Counterpoint: Flimsiness of Obama’s regulatory legacy telling

President Obama’s regulatory-based legacy will be easy to unravel because most anything one president can do unilaterally, a subsequent president can undo.

The flimsiness of Obama’s legacy demonstrates a constitutional crack in the foundation of American governance. Over the last few decades, the executive branch has accrued an unhealthy amount of power at the expense of Congress and the judiciary, such that now every change of party in the White House results in wholesale shifts in the administrative rules that increasingly govern American society.

Consider, for example, the controversial “stream buffer zone” rule. It’s a regulation to protect streams from surface mining activity. During his administration’s lame-duck time in late 2008, after a five year rulemaking process, the George W. Bush administration issued its version of the rule, which asked little of industry.

President Obama disliked the Bush-era rule, and after a seven-year rulemaking process, his administration issued its own lame-duck version of the rule, one that is unreasonably punitive. Almost assuredly, the Trump administration will revise the stream buffer zone rule such that it won’t look anything like what the Obama administration promulgated. And if a Democrat wins the presidency in 2020, it is likely the rule would be significantly altered yet again.

There are hundreds of rules like this across scores of federal agencies that flip-flop between two extremes as the White House changes political parties. This sort of seesaw policymaking is unfair, because regulated entities have no certainty as to what the rules are or will be. They are forced to comply with moving targets.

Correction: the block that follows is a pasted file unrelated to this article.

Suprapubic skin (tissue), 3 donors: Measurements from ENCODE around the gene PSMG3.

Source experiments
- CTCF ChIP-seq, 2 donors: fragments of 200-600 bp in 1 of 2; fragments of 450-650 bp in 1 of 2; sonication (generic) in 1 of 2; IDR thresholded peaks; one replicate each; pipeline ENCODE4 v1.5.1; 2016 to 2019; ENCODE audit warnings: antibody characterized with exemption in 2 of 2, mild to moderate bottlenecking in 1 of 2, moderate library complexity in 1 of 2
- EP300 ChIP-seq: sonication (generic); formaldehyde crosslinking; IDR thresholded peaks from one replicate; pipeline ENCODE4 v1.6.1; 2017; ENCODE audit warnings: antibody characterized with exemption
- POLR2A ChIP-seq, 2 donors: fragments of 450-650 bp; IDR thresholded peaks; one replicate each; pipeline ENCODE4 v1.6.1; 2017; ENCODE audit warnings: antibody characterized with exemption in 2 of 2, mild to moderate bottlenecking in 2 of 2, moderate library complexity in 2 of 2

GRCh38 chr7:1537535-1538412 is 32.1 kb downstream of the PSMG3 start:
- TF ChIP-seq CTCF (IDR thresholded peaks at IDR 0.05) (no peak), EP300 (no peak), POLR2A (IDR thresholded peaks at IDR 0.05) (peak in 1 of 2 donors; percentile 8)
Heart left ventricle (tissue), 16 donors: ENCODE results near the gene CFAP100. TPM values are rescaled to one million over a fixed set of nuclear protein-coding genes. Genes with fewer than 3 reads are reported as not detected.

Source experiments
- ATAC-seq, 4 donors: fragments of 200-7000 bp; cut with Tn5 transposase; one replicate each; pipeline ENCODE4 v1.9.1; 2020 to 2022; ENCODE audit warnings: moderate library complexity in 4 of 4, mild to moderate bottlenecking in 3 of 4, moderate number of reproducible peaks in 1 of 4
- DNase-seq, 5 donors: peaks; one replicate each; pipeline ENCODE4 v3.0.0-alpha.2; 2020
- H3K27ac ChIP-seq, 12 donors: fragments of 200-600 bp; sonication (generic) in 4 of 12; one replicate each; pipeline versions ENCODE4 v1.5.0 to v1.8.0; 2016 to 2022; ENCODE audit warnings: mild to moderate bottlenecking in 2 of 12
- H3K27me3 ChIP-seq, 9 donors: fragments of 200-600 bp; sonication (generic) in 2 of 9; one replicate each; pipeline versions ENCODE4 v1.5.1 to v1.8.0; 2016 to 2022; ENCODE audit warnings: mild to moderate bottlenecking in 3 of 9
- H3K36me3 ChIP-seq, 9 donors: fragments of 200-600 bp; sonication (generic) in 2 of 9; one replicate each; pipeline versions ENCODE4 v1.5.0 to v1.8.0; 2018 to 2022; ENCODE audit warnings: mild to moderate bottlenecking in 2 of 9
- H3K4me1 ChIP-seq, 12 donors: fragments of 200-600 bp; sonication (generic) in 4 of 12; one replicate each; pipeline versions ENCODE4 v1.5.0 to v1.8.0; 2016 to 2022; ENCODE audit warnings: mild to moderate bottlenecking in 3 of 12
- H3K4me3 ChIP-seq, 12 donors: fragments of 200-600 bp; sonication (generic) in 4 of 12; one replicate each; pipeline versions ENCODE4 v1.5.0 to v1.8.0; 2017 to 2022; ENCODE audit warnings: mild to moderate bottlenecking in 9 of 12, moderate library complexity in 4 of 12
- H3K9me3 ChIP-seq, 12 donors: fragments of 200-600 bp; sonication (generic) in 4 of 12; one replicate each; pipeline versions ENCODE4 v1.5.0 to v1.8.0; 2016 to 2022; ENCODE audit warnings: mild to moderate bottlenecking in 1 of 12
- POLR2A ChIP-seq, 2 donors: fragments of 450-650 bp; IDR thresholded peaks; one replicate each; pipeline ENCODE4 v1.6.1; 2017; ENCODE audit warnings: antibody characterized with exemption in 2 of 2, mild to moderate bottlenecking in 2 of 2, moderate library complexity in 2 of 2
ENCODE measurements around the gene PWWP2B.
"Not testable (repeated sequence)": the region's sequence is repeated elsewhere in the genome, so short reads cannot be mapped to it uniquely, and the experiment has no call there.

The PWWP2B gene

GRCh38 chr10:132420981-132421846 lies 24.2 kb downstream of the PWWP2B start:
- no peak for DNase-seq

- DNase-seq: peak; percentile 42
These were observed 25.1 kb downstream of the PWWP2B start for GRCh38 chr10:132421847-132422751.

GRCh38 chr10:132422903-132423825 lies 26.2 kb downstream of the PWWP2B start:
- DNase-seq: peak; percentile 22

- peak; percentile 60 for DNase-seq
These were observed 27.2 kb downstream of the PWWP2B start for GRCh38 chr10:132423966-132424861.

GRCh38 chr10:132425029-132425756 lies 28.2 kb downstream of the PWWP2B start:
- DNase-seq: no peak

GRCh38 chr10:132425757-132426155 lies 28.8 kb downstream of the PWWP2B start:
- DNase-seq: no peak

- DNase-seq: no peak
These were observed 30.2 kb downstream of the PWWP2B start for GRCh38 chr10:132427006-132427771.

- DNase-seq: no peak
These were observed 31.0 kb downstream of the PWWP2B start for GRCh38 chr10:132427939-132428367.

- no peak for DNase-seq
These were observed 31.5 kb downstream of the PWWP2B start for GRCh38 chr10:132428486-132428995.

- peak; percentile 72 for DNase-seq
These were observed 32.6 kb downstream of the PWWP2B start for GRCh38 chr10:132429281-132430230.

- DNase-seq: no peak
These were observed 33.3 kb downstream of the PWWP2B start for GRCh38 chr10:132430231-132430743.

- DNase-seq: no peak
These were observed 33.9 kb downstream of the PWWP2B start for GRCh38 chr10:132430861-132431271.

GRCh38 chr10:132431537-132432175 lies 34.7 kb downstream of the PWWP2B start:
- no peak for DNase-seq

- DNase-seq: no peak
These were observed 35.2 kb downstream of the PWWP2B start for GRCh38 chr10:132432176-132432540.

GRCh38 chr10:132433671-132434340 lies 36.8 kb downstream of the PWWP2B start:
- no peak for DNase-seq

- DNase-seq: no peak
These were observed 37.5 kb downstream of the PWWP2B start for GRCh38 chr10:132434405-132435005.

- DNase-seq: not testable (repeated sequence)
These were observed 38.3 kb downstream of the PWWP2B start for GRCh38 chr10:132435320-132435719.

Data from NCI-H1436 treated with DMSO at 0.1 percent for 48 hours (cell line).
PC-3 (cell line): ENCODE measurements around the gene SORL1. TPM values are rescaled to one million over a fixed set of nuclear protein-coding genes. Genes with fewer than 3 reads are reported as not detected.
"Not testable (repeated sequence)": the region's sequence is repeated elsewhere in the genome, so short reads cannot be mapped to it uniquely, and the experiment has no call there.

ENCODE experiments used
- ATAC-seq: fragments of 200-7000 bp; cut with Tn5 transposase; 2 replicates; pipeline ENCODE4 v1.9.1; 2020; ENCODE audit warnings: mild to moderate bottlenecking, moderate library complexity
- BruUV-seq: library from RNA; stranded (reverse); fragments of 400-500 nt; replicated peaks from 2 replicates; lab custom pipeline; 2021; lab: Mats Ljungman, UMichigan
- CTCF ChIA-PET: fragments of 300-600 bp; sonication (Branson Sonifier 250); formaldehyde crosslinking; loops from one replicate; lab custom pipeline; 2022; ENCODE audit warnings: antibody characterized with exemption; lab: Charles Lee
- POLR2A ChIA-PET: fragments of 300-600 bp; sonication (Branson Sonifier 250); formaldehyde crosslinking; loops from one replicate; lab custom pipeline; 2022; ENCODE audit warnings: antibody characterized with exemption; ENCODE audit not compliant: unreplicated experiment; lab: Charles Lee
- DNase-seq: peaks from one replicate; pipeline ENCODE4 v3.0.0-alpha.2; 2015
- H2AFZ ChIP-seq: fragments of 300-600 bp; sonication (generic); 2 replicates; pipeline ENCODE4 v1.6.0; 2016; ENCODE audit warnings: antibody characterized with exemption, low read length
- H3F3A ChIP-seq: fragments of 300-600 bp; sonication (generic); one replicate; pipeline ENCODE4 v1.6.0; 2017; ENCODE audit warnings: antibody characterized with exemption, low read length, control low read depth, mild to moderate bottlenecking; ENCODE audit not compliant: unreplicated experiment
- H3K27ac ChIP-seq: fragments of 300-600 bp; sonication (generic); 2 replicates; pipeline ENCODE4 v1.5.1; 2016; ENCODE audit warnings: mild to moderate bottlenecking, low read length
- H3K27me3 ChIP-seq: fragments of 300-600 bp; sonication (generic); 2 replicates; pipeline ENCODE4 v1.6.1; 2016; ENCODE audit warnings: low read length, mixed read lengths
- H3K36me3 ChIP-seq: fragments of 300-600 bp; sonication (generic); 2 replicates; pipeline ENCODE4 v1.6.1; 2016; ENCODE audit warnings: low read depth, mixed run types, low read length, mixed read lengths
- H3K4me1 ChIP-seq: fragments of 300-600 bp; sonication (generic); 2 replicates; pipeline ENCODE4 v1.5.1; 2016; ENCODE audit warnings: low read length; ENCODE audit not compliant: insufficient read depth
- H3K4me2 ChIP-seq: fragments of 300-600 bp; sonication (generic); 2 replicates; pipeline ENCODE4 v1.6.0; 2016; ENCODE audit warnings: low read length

Unfortunately, ping-pong policymaking is on the rise as more and more law emanates from the executive branch. Not long ago, it was taken for granted that Congress is the lead policymaking organ of the U.S. government. However, over the last few decades, the president’s administrative apparatus has become the primary lawmaker.

According to my colleague Wayne Crews’s latest Unconstitutional Index, Congress passed 211 public laws in 2016, while the executive branch promulgated 3,853 regulations with the force and effect of law. That’s 18 law-like regulations imposed by the president for each law enacted by Congress.

There are two major reasons for this troubling shift in power from Congress to the executive branch.

First, lawmakers in Congress give precedence to party loyalty over institutional pride. For most of American history, protecting the Congress’ turf from presidential power grabs was a bipartisan matter in the House and Senate, but this is no longer true. Now, if a Republican resides in the White House, congressional Republicans do not care about presidential aggrandizement. And it’s the same for congressional Democrats if one of their own is in the Oval Office. These skewed priorities undercut Congress’s ability to oversee the presidency.

Second, the judiciary has abetted the rise of the administrative state by adopting expansive deference doctrines that permit agencies to broadly interpret their own statutes so as to enlarge their own power.

The result is a growing imbalance among the three branches of government. The Founding Fathers intended for a separation of powers maintained by institutional ambition, yet, in spite of this constitutional design, the Congress and courts have passively stood aside while the executive has aggrandized itself.

The solution is straightforward. Both the Congress and the judiciary should reassert themselves among the separated powers and thereby check the ascendant executive branch. For Congress, this means acting with bipartisan unity in defending the legislature’s power; in practice, this would entail effective oversight of administrative agencies, and also a greater willingness to use the power of the purse to influence regulatory agendas. For federal courts, the answer is to abandon deference doctrines that allow courts to say what the law is, and administrative law should not be an exception.

By getting back into the permanent competition among branches of government, the Congress and federal courts would fulfill their constitutional roles and, at the same time, put an end to the policy whiplash caused by the growing primacy of administrative lawmaking.

Originally posted at Sun Sentinel